Pack is also said to be weighing the ouster of the acting leaders of VOA's sister networks, Radio Free Europe/Radio Liberty and Radio Free Asia.
Pack was first nominated by Trump in 2018 but was not confirmed by the Senate until June. The two top officials of the VOA at the time immediately resigned. Pack moved swiftly to fire the remaining chiefs of the networks overseen by the agency and to push out many top executives.
Taken together, VOA and its sister networks reach more than 350 million people overseas, in an effort that both models American notions of free speech and political debate and fills the need for independent journalism in those countries that do not have a free or viable press.
Pack's actions have turned the agency and its networks upside down.
A federal judge recently ruled in a case brought by a top VOA news executive and five suspended executives that Pack had acted unconstitutionally in initiating those investigations. U.S. Judge Beryl Howell wrote that Pack had violated those journalists' free speech protections by violating the "firewall" protecting the newsroom's editorial decisions from the parent agency's interference.
Four contractors lost jobs and an editor was suspended from the Urdu language service. Biberaj did not take action against the other journalists, despite intense pressure to reassign or fire several staffers. Foremost among them: White House bureau chief Steve Herman, who displeased Vice President Mike Pence with reports about his violating COVID-19 protocols at the Mayo Clinic last spring.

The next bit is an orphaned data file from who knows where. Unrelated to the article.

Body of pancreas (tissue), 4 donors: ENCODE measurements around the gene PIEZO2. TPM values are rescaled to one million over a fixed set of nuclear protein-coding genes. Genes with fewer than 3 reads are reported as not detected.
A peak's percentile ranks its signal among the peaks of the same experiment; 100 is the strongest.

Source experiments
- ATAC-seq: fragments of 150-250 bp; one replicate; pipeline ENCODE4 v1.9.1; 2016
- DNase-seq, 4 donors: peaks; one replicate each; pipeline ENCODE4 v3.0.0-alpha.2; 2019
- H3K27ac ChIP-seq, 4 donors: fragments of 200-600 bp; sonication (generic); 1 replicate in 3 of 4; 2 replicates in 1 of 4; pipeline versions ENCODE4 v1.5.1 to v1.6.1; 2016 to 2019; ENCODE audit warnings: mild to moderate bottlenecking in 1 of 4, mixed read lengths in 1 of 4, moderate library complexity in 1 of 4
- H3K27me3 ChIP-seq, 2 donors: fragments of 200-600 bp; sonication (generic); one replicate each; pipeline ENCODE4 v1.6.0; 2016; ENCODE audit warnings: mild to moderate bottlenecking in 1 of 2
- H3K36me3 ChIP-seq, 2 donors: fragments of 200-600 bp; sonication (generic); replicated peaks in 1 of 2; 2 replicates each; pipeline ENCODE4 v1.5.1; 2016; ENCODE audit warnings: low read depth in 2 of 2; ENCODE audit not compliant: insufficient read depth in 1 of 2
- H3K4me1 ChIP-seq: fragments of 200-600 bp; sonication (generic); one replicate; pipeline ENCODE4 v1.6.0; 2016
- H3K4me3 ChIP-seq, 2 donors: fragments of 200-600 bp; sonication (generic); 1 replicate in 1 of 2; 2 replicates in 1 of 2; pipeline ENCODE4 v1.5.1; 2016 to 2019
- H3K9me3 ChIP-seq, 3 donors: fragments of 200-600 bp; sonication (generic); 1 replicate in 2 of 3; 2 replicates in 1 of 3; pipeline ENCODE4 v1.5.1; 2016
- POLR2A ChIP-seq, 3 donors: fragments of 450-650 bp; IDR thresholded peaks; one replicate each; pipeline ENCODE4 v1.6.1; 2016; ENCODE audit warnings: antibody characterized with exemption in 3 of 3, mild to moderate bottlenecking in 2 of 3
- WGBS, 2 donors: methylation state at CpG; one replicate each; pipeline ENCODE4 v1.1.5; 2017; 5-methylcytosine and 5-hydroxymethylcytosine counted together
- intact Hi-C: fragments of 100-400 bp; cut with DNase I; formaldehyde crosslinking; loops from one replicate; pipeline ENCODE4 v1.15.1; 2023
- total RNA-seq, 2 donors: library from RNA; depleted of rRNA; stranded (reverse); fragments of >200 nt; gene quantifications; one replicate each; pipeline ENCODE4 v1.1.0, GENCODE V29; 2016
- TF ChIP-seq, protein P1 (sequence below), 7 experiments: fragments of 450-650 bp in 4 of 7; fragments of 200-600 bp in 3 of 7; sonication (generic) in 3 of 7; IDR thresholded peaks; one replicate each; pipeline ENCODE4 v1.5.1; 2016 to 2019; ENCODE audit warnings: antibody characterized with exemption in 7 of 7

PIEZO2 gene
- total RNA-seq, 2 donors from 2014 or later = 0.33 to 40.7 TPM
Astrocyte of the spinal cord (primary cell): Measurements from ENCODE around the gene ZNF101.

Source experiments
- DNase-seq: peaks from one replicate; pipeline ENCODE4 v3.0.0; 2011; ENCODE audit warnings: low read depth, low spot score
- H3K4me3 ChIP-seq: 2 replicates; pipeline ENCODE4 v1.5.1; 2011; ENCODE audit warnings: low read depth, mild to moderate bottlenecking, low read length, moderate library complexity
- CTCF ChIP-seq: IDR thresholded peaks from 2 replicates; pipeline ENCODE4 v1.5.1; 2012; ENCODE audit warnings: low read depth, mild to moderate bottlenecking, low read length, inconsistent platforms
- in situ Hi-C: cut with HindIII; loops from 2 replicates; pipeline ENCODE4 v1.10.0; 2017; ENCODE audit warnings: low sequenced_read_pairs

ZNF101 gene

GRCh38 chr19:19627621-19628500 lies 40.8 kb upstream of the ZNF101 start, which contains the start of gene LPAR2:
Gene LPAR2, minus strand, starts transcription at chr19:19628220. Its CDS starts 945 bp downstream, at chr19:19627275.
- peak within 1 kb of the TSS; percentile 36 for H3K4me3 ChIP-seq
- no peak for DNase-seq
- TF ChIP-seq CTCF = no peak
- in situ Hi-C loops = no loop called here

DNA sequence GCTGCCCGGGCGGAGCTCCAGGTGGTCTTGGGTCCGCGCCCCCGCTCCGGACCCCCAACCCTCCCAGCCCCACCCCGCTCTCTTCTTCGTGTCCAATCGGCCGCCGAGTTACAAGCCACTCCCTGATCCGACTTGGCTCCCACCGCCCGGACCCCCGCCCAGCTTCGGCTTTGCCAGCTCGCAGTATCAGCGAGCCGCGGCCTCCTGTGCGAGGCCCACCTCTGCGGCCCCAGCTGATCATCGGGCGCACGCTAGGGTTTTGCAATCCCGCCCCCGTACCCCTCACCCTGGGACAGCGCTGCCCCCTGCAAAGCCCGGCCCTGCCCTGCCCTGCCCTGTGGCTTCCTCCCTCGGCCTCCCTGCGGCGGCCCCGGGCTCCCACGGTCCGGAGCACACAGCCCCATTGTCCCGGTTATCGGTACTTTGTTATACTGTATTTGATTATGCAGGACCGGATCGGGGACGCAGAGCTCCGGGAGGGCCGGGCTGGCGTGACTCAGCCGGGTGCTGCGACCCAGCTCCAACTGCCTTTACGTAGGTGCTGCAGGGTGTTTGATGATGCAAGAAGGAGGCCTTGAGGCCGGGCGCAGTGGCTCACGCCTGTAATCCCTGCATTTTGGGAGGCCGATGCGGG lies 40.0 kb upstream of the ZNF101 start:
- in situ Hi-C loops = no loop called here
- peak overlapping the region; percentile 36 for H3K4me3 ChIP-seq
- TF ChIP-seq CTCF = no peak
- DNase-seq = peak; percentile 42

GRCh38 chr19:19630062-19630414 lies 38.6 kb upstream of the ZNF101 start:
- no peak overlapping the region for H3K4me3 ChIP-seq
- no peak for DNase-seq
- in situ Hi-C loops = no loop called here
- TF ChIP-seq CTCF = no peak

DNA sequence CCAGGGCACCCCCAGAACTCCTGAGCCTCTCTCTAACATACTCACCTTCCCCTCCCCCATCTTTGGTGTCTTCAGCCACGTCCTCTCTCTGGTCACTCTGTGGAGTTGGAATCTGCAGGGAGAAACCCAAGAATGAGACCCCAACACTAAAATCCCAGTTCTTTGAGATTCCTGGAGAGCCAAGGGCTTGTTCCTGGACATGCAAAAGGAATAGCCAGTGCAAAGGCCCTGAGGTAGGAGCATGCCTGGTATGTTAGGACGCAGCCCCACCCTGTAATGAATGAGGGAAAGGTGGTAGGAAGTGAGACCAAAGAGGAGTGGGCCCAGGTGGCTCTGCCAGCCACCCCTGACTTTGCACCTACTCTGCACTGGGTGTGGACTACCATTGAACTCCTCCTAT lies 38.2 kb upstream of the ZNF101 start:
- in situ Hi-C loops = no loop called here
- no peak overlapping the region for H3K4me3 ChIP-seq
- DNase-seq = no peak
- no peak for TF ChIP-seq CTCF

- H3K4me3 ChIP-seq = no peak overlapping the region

Soon after Pack arrived at USAGM, he moved to fire most of the top leadership team, including the chief financial officer, the general counsel, and the chief strategic officer. Due to civil service rules, he did not succeed. He was forced instead to put them on paid administrative leave, alleging they had committed security breaches that could leave the agency open to foreign espionage.
In August, Pack signed an agreement with McGuireWoods, a law firm based in Richmond, Va., to "conduct an internal investigation on behalf of USAGM regarding the complaints of potential misconduct by employees, including but not limited to use of organizational resources," according to legal documents reviewed by NPR.
The firm's lead partner on the case is a prominent Virginia attorney with strong Republican ties: John D. Adams, a former law clerk for U.S. Supreme Court Justice Clarence Thomas. Pack, a conservative filmmaker, made a documentary focusing on Thomas's life with the usually recalcitrant justice's full cooperation.
A spokesman for McGuireWoods confirmed the contract in a statement.